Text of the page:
With 99.85 percent of the ballots counted, Bachelet, who previously was president from 2006-10, received 62.2 percent of the vote to Mathei's 37.8 percent, the Santiago Times reported.
More than half of the electorate cast votes, the newspaper said.
Bachelet, 62, campaigned on promises of free higher education and a new constitution.
"I want to thank the young people who have protested for free, public and quality education," Bachelet said. "[Chile needs] a new constitution, born in democracy, which guarantees that in future the majority will never again be silenced by a minority."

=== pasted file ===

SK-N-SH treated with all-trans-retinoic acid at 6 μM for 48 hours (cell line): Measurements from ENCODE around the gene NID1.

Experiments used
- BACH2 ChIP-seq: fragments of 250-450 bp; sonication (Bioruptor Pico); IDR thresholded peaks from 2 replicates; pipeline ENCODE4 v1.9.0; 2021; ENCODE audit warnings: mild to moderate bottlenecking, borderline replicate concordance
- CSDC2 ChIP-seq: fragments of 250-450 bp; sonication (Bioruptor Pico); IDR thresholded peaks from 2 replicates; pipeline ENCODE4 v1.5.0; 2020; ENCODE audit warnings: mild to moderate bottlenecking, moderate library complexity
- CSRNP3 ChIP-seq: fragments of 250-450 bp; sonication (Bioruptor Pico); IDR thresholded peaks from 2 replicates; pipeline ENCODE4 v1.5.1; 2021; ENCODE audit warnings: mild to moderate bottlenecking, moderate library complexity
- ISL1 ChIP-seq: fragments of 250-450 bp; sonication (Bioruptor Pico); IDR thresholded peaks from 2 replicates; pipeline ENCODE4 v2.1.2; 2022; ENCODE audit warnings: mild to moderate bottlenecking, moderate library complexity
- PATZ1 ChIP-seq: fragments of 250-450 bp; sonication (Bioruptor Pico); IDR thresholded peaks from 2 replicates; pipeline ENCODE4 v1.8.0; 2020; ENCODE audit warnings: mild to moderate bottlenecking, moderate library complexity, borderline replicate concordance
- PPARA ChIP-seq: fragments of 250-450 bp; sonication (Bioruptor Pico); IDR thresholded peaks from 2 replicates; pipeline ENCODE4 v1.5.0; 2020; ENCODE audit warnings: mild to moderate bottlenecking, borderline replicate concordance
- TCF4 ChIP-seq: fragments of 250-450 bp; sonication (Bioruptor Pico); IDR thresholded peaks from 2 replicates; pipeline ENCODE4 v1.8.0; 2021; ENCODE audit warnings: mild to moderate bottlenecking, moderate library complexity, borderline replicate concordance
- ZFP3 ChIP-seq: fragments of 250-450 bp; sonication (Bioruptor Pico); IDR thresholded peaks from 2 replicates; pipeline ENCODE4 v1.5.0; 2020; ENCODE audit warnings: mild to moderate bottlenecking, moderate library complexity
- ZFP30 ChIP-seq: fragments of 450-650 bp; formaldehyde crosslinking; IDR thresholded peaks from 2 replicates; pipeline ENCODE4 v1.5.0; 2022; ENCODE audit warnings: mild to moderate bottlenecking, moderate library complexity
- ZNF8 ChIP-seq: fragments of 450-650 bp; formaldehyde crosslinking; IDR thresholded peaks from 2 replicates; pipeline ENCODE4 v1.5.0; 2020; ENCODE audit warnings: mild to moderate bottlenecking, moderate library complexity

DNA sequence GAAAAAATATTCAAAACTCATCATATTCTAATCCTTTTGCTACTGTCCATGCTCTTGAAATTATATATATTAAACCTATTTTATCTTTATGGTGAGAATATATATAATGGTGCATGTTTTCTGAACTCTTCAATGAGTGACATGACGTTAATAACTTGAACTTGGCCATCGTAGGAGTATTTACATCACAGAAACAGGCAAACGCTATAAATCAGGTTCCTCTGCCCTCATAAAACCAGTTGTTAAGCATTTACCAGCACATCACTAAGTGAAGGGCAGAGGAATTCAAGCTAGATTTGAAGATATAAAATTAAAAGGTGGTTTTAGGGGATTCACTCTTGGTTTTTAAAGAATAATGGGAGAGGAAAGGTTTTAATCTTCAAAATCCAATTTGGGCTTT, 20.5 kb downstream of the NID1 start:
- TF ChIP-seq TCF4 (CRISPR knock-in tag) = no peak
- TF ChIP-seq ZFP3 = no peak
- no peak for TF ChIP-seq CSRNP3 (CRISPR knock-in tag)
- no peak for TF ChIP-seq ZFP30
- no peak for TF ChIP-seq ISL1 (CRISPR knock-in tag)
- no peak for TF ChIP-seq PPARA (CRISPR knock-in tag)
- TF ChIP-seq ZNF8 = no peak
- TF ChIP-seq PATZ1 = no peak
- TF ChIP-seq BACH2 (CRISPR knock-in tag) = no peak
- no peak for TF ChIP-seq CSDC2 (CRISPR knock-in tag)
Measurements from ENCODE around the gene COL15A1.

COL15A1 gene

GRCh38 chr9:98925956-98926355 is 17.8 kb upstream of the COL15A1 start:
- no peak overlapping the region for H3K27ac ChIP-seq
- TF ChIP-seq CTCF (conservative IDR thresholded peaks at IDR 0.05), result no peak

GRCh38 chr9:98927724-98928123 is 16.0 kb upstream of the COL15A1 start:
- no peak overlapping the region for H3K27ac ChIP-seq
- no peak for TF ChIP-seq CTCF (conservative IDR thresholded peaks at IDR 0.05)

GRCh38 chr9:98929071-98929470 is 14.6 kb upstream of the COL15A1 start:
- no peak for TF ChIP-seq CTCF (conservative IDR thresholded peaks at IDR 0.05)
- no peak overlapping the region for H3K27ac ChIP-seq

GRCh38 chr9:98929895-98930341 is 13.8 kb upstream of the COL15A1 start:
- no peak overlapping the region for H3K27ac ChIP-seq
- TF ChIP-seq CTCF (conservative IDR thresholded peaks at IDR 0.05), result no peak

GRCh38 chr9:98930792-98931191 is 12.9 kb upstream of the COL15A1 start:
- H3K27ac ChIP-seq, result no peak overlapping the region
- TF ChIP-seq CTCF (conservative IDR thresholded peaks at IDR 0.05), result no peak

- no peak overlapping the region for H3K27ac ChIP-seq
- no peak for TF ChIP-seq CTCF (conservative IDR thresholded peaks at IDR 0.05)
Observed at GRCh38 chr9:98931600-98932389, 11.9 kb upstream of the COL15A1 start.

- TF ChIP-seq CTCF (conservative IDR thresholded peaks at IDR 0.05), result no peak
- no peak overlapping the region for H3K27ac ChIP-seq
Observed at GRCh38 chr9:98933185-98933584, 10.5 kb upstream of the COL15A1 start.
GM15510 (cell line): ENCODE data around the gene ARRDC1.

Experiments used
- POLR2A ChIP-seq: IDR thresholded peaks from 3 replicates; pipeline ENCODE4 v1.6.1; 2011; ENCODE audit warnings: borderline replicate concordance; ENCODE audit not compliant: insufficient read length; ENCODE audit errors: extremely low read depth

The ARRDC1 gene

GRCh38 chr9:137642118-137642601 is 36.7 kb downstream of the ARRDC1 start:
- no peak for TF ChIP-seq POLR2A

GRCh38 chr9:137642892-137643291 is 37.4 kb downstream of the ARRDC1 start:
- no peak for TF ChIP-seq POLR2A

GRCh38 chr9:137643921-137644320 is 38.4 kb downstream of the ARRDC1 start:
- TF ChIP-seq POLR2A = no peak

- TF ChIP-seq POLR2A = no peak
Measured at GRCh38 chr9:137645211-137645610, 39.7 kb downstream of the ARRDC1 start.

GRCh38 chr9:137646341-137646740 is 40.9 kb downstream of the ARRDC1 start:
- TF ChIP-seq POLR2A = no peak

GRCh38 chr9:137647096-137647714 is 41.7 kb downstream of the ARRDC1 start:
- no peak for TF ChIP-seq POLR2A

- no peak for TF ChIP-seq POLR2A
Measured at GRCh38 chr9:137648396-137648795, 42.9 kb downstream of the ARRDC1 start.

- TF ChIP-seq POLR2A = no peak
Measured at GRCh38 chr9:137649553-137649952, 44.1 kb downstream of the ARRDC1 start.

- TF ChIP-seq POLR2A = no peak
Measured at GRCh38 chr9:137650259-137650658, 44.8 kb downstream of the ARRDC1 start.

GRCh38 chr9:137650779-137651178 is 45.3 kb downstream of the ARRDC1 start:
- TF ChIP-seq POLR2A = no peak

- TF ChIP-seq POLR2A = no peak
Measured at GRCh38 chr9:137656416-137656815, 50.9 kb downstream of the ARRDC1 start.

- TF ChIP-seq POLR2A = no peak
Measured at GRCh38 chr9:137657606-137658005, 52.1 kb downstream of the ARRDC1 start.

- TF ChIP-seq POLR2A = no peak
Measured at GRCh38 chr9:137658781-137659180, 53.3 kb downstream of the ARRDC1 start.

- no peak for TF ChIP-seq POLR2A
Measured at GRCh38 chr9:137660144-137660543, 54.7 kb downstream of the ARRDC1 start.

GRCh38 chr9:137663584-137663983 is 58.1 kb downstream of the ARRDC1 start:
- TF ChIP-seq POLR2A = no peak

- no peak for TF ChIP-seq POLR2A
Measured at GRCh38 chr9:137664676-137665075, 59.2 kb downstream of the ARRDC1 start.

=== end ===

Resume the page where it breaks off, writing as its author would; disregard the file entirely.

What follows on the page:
Bachelet will succeed President Sebastian Pinera, a professor and businessman she defeated in a runoff in 2006, on March 11. The Chilean Constitution precluded her from running for re-election.
Her victory Sunday signals a hard political turn to the left in Chile.
Matthei wished Bachelet, who had been a childhood friend, a successful term.
"My deepest desire, to be honest, is that [Bachelet] does very well -- no one who loves Chile could wish otherwise," she said. "I'm tired, it has been a long and intense campaign, but I'm serene and at peace. Everything that has happened over these unique intense and historic months has been marvelous."
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